The number of earned doctorates awarded by American universities increased 3.5 percent in 2013, to 52,760, according to data from the National Science Foundation.
However, the snapshot of new Ph.D.’s, which comes from an annual report on doctoral-degree attainment known as the "Survey of Earned Doctorates," highlights a bleak part of post-Ph.D. life. For new doctoral recipients, starting a postgraduate career is still an uphill struggle and appears to be getting tougher.
Over all, the proportion of new doctoral recipients who reported having a firm commitment for a job or postdoctoral position fell to 62.7 percent in 2013—down a couple of percentage points from the previous two years and the lowest in at least a dozen years.
Some disciplines reported better prospects than others. The proportion of social-science scholars with postgraduation commitments was nearly 70 percent, while for both physical-science and education Ph.D.’s, for example, it was about 66 percent.
But all the fields the survey examines have experienced a slide in postgraduation commitments over the past decade.
Although the overall economy is showing signs of improvement, the effects of the recession aren’t yet a thing of the past in the academic-job market. Signs of recovery are uneven across fields and within them. And it’s unclear when, if ever, the number of academic jobs for Ph.D.’s, new or otherwise, will return to prerecession levels.
In the latest survey, some 15,000 new Ph.D.’s said they had accepted jobs in the United States, with about half of those positions in academe.
The proportion is much higher for those in the humanities. Of the 1,897 humanities scholars who reported having a job in the United States after graduation, nearly 83 percent said they had an academic position, roughly the same as a decade ago. However, the survey doesn’t distinguish between tenure-track and adjunct positions, which a growing number of scholars in the humanities hold.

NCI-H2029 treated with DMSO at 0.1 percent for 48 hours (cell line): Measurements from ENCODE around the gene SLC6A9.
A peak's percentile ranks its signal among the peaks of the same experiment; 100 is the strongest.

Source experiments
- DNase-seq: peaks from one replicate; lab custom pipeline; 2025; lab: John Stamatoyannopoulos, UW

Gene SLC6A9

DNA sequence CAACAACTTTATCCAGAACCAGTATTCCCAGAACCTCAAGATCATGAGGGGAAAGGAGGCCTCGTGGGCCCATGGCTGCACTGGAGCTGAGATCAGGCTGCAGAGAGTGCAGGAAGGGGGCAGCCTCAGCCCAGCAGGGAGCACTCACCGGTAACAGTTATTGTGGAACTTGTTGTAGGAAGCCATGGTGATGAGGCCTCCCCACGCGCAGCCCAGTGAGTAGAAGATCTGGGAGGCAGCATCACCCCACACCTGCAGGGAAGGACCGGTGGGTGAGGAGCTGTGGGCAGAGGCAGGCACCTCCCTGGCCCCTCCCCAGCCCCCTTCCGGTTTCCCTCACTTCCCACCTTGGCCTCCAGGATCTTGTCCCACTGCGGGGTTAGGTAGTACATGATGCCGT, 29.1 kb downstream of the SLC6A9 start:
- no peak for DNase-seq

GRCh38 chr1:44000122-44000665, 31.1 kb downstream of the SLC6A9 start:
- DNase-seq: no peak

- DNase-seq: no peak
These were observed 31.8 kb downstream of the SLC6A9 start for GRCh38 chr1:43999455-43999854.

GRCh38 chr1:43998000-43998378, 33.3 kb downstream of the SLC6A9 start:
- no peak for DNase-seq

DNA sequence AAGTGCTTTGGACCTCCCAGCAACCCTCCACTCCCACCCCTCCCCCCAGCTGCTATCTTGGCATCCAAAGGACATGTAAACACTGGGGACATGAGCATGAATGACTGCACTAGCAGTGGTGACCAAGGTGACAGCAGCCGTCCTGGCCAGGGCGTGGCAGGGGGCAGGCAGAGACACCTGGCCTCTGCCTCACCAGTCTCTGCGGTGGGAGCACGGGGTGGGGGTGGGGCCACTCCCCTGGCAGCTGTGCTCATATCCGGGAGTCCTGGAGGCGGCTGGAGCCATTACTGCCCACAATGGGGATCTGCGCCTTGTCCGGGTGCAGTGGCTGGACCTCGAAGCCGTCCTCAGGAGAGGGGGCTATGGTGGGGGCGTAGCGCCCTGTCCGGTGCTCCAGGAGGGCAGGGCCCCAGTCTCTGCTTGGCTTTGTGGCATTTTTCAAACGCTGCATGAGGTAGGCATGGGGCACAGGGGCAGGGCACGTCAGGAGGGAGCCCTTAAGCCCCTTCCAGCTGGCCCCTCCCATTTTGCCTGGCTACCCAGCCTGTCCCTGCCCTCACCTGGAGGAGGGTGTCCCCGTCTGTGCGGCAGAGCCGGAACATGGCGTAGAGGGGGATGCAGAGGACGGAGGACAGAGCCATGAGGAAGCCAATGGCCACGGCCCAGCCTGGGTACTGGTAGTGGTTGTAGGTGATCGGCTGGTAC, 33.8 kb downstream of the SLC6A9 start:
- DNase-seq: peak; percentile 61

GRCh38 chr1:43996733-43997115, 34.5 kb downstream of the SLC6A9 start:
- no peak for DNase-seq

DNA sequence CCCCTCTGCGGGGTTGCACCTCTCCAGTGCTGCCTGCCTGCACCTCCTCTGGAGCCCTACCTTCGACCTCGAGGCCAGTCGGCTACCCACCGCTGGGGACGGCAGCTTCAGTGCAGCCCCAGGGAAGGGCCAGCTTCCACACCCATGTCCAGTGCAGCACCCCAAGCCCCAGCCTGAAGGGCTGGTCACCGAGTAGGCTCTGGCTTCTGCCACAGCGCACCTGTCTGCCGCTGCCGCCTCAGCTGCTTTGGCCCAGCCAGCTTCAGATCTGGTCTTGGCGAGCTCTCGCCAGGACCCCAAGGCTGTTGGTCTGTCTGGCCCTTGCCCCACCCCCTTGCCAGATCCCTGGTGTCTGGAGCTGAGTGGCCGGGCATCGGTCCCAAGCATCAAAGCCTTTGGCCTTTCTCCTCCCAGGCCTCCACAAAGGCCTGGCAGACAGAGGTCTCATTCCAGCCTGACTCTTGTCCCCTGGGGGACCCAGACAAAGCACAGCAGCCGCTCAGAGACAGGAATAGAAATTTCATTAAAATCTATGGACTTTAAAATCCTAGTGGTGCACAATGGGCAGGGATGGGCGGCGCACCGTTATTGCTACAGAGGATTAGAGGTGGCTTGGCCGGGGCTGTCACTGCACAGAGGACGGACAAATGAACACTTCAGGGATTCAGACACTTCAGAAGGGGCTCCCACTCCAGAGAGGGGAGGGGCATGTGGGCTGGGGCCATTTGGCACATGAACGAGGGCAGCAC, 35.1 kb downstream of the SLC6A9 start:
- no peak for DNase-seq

The survey also shows how postdoctoral study has become the first stop for more scholars. Of those with post-Ph.D. commitments, the proportion who opted for postdoctoral study increased from 32.8 percent in 2003 to almost 40 percent last year.
The largest share of doctorates awarded were in the science and engineering fields—about 75 percent. The life sciences led that group with 12,305 degrees, a figure that has risen by almost 45 percent since 2003.
The data also showed an uptick in the diversity among doctorate recipients. Last year 24,396 doctoral degrees were awarded to women, up from 23,543 in 2012. The number of doctorates awarded to men rose to 28,353 in 2013, up from 27,378 a year earlier.
There was a sharp increase in the number of Ph.D.’s awarded to Asian scholars—13,432 in 2013, compared with 12,853 a year earlier. The gains for Hispanic and black scholars were more muted. The number of Hispanics who earned doctorates rose by four, to 3,067. The number of black scholars awarded Ph.D.’s in 2013 rose to 2,652, up 123 from the year before.
The survey is sponsored by the NSF and several other federal agencies, and is administrated by NORC at the University of Chicago.
Audrey Williams June is a senior reporter who writes about the academic workplace, faculty pay, and work-life balance in academe. Contact her at firstname.lastname@example.org, or follow her on Twitter @chronaudrey.
Correction (12/10/2014, 11:25 a.m.): This article originally included an incorrect name for the survey's administrator. It is NORC at the University of Chicago, not the National Opinion Research Center at the University of Chicago.